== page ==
Guy Waddilove looks at the advantages of a new hybrid sail.
What do you get when you cross a spinnaker with a staysail? Despite sounding remarkably like the sort of joke that my three-and-a-half-year-old son would tell, the answer: The spaysail is a piece of equipment that is being taken very seriously and finding popularity from those looking for that little extra edge on the competition.
Developed by Doyle Sails New Zealand’s head of design, Richard Bouzaid, the spaysail is a flying sail that resembles a small gennaker. It is used off-the-wind in place of a staysail. The spaysail’s loose luff allows the leading edge of the sail to project forward and to windward, rather than straight from tack to head as would a conventional staysail. This makes the spaysail a very effective design for downwind sailing.
The girth of a spaysail is much wider than you would see on a conventional staysail, which gives the sail the appearance of a small gennaker, and the overall shape mimics the shape of the main gennaker. The head of the spaysail is usually attached at the rig lower than a conventional staysail would be, and the tack is slightly further aft to stop the forestay interfering with the curved leading edge of the sail.
Richard Bouzaid comments: “Upwind there are very few differences in sail shape at the moment between the major sail makers. Sure there are differences in fibre path mapping, cloth weights and stretch characteristics but the basic upwind shapes are not hugely different. Downwind is where there are the major differences in design philosophies and here is where the gains are made on the water.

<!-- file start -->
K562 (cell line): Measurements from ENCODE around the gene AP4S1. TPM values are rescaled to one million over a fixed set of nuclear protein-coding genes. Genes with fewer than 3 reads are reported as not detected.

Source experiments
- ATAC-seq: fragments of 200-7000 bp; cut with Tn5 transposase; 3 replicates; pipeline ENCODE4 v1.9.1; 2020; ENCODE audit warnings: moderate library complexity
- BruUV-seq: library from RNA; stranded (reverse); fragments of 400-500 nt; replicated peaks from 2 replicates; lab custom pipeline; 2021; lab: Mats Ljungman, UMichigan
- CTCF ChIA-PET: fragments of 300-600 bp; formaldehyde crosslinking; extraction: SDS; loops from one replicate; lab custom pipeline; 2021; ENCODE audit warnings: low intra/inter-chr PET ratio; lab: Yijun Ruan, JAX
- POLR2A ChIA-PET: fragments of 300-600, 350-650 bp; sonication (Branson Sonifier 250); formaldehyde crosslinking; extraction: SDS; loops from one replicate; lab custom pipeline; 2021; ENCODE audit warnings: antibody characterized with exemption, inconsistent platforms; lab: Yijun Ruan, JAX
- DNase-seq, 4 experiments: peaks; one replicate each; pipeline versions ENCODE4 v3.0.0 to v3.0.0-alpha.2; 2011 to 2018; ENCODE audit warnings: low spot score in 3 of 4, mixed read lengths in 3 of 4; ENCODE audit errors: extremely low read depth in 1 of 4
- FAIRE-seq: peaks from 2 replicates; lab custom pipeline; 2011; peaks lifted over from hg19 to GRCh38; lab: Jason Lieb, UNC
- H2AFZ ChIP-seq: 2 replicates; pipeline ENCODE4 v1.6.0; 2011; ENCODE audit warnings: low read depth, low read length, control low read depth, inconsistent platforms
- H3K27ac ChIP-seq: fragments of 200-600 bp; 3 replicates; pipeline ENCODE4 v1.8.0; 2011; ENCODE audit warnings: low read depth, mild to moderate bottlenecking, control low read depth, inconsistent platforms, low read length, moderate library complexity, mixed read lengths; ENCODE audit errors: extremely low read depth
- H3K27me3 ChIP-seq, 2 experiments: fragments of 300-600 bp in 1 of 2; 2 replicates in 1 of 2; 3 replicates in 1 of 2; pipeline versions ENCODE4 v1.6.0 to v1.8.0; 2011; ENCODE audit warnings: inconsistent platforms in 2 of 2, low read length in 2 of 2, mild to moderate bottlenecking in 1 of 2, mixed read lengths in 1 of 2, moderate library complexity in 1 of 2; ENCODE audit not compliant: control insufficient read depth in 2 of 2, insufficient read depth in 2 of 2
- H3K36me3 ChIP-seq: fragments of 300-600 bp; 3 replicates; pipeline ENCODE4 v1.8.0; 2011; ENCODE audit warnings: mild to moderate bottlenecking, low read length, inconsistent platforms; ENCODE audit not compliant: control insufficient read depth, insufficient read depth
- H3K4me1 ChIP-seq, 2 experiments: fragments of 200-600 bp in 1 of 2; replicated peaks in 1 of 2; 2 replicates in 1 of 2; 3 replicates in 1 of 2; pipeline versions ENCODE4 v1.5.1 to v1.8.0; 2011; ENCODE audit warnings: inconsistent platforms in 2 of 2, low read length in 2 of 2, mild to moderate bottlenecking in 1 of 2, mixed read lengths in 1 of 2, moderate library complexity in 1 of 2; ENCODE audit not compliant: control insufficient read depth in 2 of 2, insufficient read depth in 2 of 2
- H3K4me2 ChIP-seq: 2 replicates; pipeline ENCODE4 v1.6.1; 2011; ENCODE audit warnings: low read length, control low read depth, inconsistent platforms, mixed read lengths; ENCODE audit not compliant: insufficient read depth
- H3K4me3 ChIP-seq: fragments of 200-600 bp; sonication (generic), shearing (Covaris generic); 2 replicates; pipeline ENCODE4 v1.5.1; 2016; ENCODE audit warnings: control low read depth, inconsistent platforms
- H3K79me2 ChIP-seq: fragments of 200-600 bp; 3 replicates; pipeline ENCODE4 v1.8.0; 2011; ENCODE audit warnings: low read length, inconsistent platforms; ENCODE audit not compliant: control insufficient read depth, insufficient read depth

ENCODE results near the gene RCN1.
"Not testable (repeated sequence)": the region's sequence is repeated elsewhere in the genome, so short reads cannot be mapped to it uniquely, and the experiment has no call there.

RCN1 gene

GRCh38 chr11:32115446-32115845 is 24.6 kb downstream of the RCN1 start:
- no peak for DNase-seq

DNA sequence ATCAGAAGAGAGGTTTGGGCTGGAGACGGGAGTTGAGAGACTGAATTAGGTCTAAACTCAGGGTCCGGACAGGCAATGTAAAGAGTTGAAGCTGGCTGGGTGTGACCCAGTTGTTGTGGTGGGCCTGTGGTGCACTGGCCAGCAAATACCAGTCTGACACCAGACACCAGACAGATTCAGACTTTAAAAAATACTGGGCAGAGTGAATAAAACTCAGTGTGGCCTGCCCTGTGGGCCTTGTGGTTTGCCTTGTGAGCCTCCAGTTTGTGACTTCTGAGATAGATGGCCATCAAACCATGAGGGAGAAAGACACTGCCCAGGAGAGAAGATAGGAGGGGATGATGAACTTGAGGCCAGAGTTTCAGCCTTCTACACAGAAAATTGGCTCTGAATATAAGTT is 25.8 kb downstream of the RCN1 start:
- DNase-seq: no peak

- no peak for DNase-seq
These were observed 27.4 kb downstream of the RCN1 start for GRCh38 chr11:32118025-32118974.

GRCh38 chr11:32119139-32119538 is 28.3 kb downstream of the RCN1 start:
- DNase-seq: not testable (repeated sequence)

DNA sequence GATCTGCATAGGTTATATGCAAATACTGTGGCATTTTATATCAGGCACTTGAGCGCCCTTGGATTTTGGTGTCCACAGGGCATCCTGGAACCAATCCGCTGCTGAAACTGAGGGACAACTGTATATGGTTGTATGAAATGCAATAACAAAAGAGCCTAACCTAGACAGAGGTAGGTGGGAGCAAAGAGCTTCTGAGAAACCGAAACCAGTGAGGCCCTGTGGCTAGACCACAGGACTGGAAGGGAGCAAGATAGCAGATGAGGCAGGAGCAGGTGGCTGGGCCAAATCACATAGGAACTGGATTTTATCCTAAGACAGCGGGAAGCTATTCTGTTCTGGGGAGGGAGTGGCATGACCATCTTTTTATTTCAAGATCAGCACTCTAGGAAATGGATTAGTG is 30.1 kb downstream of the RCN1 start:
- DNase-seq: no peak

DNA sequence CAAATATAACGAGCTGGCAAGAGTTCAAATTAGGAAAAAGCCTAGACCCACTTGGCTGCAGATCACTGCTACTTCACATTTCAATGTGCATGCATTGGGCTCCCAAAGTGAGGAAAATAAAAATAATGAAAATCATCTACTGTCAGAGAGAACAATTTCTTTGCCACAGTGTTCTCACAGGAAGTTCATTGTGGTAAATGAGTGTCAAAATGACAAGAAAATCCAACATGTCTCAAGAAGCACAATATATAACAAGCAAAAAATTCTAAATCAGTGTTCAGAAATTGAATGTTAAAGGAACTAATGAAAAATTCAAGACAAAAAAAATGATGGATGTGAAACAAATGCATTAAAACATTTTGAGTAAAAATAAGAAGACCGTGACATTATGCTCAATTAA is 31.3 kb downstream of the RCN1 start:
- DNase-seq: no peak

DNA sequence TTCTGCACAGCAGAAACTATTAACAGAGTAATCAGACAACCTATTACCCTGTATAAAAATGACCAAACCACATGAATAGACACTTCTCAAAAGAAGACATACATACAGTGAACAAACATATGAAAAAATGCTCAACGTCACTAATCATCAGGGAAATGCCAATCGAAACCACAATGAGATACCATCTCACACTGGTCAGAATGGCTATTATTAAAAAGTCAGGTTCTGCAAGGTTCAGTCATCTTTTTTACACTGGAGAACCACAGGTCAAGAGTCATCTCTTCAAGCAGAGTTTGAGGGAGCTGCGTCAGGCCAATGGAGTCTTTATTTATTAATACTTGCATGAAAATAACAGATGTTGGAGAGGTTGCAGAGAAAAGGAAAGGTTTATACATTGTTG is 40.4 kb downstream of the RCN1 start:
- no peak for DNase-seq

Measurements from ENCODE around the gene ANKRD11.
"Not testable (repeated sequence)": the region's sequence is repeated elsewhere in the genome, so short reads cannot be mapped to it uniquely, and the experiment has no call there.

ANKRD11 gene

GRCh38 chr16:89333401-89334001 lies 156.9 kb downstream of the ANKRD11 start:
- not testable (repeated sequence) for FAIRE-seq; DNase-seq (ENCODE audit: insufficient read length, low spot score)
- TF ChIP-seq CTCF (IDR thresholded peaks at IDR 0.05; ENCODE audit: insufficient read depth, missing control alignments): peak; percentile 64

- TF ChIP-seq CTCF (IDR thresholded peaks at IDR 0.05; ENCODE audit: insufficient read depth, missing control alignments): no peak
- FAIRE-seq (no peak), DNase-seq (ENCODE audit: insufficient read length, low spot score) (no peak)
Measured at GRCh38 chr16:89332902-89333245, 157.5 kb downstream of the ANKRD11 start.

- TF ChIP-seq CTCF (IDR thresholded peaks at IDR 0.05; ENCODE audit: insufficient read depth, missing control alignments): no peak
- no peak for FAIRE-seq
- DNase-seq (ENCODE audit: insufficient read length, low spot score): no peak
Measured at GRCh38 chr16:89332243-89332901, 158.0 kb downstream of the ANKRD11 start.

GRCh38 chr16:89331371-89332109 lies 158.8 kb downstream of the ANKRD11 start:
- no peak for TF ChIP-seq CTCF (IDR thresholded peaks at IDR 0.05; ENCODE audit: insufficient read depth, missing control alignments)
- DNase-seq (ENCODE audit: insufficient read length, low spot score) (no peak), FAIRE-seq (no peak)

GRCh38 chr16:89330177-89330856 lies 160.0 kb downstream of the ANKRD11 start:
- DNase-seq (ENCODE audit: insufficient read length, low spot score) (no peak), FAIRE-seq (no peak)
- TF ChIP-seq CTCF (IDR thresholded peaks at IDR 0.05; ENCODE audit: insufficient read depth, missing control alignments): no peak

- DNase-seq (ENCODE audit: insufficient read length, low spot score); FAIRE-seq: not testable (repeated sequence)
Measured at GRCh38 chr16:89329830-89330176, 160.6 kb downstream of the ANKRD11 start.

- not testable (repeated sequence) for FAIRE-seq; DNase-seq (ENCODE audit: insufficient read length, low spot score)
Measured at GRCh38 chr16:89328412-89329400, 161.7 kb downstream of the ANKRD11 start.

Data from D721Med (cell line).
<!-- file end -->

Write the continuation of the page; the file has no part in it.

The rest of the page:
“We have spent a lot of time developing unique downwind sail shapes that are proven on the water, and the development of the spaysail I feel complements this and takes downwind performance up another notch.”
Development of the spaysail started about four years ago with prototypes being tested aboard Wedgetail in Australia and Wired in New Zealand. In the years since these first trials, as a better understanding of how the sails are used and handled has developed, shapes and materials have been continually refined to optimise performance.
Spaysails have been tested in the wind tunnel at the University of Auckland to give empiric evidence showing that the concept is effective and that significant gains can be made with the sails.
For Bouzaid the main aim when developing the sail, was to get something more effective than a triangle in the large gap between the gennaker and the mainsail. As many boats now do not use poles and only fly the downwind sail from a centre-line prod, the area between the spinnaker/gennaker and the mainsail has become significantly larger. Initial modelling showed that a flying type sail “looked” to be the right solution for these boats, and further testing in the wind tunnel and on the water confirmed that in certain conditions significant gains could be made.
Richard Bouzaid: “Considerable work has gone into getting the geometry and profile of the sails right, but the basic logic is that it effectively increases downwind sail area and creates a more effective area than a regular triangular staysail can”.
Initially spaysails were developed for VMG sailing – getting to a bottom mark as quickly as possible in typical 10 to 20 knots of true wind. Often this means being able to soak lower than the other boats without giving up speed, and this aim has been the holy grail of downwind design for all sailmakers.